Results pending at discharge often stay in limbo
How can hospitalists separate the wheat from the chaff?
By Beth Thomas Hertz
Handoffs from inpatient to outpatient care are a known problem area in hospital medicine. One of the biggest opportunities for improvement may be documenting and communicating the results of tests still pending at discharge.
“All pending test results have the potential to be problematic in terms of communicating them to the right people, but at discharge, they can really fall into the gap,” said Christopher L. Roy, ACP Member, director of the hospitalist service at Brigham & Women’s Hospital in Boston. “There really is a lack of clarity about who is ‘catching the ball’ as patients move from the high-intensity care environment of the hospital into an outpatient setting.”
A study published in the September 2009 Journal of General Internal Medicine helped quantify how bad the problem is. It found that of 696 patients released from two academic medical centers with pending test results, only 25% of their discharge summaries mentioned the tests, and only 13% documented all pending tests. In addition, only 67% of the discharge summaries made it possible to discern which clinician should receive the results.
These outcomes were not found to be associated with level of clinician experience, patient age or race, length of hospitalization or amount of time it took to return results.
Martin C. Were, MD, lead author of the study, said he and his co-authors were not terribly surprised by these findings.
“We knew there were problems with discharge documentation, and we wanted to put the information out there and start to work on ways to improve the process,” said Dr. Were, a hospitalist and medical informatics researcher at Regenstrief Institute, Inc., and the Indiana University School of Medicine in Indianapolis.
In a related study that appeared in Annals of Internal Medicine in 2005, Dr. Roy and his colleagues found that of 2,644 consecutive patients discharged from hospitalist services from February to June 2004 at two academic medical centers, 40% had pending test results, 40% of which were abnormal. Of those, 9% potentially required relatively urgent clinical action.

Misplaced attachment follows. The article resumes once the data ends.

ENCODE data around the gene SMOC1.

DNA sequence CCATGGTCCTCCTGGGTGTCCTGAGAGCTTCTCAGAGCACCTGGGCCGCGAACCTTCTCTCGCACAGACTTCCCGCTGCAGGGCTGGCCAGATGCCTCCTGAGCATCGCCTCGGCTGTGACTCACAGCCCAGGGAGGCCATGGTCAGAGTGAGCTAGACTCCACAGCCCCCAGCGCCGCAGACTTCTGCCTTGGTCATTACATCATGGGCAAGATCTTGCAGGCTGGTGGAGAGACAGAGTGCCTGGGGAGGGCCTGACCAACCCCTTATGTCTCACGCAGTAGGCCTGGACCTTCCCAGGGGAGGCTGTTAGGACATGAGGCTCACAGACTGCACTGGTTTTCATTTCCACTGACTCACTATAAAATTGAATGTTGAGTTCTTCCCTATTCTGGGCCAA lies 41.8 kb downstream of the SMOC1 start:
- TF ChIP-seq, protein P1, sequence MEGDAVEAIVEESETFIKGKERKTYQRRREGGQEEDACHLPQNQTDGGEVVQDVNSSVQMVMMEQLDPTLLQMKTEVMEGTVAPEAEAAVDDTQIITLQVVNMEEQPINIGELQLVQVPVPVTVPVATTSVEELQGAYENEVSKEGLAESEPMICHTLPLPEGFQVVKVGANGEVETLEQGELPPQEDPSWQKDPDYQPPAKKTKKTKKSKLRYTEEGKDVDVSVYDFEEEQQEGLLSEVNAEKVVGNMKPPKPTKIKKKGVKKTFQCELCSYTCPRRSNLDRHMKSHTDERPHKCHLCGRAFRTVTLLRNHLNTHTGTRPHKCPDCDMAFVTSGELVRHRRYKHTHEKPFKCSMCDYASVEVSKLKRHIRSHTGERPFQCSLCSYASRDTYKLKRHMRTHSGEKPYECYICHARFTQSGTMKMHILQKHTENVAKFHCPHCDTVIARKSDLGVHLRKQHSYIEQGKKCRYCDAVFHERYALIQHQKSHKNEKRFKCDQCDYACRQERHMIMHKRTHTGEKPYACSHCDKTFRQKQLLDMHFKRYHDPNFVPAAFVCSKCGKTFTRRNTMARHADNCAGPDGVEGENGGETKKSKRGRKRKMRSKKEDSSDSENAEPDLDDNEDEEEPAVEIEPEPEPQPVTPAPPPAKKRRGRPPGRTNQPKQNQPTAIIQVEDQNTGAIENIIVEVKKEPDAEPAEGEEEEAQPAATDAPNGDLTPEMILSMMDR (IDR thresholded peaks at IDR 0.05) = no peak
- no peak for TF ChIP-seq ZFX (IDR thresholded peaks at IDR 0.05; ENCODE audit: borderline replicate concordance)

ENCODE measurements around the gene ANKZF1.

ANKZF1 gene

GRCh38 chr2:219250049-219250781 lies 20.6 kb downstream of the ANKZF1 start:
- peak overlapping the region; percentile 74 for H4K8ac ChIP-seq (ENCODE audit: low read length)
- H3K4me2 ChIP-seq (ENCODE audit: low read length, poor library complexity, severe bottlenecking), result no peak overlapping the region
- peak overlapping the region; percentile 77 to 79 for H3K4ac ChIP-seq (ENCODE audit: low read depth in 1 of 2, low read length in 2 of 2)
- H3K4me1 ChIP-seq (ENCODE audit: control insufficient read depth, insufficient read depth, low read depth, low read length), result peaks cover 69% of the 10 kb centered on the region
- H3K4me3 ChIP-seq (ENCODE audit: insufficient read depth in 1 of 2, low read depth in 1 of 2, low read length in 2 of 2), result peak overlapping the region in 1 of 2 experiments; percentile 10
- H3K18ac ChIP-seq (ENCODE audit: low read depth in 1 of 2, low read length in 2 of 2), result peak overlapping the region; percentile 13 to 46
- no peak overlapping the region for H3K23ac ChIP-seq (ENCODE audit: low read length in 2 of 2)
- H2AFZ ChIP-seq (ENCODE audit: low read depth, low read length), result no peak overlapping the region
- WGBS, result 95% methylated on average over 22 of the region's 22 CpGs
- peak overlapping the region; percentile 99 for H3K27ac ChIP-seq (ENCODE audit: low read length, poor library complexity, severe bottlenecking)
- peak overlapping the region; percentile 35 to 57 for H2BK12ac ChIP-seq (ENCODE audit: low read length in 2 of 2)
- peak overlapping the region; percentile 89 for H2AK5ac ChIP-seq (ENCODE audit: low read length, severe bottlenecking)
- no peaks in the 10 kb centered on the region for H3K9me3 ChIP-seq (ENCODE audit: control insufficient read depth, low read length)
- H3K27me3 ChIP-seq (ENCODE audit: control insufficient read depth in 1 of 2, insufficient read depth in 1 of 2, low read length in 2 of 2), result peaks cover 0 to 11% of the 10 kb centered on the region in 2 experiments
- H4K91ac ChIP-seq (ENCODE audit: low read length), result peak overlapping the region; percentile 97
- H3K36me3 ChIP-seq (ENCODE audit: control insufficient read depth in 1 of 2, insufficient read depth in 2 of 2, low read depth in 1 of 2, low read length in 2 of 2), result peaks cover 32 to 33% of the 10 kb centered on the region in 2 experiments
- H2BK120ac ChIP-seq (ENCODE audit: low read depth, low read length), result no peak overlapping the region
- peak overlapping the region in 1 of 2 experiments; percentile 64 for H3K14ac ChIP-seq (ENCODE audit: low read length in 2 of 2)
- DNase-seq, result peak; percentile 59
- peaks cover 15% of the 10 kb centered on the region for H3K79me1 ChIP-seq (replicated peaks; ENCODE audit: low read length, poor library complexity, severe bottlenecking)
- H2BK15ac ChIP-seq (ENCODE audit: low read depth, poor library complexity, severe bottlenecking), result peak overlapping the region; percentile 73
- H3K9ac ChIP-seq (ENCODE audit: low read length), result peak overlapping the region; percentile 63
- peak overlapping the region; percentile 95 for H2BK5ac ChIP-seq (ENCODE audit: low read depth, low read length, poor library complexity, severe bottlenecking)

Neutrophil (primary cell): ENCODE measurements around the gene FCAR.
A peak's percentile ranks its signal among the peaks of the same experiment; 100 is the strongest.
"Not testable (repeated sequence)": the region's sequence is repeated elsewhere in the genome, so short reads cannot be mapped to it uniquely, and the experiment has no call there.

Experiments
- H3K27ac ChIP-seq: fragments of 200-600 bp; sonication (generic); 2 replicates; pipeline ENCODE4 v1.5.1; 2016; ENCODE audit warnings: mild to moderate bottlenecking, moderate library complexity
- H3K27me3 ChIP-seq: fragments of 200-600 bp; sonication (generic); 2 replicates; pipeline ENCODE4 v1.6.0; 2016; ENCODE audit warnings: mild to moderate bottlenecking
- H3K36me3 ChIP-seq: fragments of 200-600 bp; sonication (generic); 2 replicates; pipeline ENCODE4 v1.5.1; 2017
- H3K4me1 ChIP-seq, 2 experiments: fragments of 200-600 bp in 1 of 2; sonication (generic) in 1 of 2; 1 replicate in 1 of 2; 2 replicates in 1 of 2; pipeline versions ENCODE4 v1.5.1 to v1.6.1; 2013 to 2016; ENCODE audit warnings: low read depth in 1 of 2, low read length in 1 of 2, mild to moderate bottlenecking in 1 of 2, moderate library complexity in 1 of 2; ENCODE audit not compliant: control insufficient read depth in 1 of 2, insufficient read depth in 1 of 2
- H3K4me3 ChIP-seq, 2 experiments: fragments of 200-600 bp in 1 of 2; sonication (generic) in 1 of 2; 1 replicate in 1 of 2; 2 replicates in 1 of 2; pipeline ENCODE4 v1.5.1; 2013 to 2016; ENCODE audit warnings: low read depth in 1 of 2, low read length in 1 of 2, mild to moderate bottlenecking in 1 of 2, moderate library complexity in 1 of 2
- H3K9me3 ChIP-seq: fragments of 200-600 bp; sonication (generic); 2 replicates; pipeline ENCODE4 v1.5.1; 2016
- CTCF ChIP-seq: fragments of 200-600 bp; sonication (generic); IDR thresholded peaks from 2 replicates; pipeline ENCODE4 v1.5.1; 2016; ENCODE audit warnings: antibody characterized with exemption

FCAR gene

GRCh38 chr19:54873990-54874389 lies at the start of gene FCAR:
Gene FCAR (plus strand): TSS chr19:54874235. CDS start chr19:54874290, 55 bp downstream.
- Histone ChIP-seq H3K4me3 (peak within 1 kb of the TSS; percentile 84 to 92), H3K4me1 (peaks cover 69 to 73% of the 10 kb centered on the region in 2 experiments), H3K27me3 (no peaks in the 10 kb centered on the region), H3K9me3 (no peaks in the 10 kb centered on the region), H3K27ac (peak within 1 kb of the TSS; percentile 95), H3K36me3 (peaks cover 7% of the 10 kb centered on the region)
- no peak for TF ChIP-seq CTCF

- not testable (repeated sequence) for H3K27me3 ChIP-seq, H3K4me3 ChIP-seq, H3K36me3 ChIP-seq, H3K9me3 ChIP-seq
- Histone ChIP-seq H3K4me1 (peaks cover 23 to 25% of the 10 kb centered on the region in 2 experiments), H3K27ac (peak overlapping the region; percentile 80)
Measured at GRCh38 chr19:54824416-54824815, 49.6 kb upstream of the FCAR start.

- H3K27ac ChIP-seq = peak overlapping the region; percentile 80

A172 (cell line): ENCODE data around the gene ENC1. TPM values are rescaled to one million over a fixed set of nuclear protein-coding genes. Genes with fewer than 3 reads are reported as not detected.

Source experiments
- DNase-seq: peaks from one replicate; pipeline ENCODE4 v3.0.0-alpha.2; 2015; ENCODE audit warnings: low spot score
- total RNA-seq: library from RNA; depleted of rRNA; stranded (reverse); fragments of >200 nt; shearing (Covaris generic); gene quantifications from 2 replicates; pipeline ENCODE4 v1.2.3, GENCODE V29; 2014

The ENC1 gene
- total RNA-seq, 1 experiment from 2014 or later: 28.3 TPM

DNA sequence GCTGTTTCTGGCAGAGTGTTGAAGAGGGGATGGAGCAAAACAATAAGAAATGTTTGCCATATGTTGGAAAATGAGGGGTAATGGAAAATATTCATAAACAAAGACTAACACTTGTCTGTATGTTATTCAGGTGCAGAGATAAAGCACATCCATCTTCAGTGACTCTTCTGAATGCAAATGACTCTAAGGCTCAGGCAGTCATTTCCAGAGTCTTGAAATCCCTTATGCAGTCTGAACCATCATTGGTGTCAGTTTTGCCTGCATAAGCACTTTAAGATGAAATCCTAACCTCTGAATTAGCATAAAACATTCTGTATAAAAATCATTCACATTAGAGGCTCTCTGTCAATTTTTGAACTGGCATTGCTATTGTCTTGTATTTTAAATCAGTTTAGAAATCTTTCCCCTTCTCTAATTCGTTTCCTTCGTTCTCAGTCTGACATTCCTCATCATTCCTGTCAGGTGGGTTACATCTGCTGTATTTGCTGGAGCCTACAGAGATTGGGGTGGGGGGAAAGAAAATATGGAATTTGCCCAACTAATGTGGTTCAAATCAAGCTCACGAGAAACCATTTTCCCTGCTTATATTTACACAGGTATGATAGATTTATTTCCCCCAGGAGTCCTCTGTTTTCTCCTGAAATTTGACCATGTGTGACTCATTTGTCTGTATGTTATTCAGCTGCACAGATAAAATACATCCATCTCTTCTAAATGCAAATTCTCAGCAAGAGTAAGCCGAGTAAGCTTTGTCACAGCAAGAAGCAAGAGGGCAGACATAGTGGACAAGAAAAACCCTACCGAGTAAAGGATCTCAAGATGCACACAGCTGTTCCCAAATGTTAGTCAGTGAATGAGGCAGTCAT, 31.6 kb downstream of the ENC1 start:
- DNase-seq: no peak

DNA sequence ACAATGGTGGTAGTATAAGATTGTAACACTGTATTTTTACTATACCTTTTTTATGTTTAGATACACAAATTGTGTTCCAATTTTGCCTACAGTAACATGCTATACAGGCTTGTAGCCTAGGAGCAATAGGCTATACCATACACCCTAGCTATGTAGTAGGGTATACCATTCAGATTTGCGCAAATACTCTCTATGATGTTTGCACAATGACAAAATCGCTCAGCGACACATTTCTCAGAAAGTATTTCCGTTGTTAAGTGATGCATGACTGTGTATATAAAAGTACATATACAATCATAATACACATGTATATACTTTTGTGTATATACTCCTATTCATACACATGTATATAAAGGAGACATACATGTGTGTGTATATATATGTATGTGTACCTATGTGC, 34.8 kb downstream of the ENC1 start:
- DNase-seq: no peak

Dr. Were pointed out that even when hospitalists do get results, they don’t always know what to do with them. “It may be as basic as not having the outpatient provider’s phone number,” he said.
Chaim Bell, MD, a hospitalist at St. Michael’s Hospital in Toronto who researches continuity-of-care issues, said part of the problem with results pending at discharge is “separating the wheat from the chaff.”
“We have to decide what we need to know before sending a patient home,” Dr. Bell said. “Uncommon procedures or those for uncommon pathologies that are not run daily really can be problematic.”
Dr. Were stressed that there is no magic bullet for this problem, and noted that it reflects a larger systems problem. He believes that greater awareness, education, institutional support, enforcement and system-based improvement measures are essential.
“The best of intentions aren’t always enough,” he said. “There are many systemic hazards to getting these done right. We need to identify ways to make it easy to know what is pending and get that information into the discharge summary.”
He sees electronic medical records (EMRs) as key to making that happen. “The future lies here—in having an EMR that can easily show what is pending and then letting the discharging physician identify which tests the outpatient follow-up provider needs to see,” he said. “We wouldn’t want to populate the summary with all pending tests, because many are daily information such as routine CBCs that have little effect on the ongoing management of the patient.” He added that EMRs could potentially be used to identify results that come back after discharge.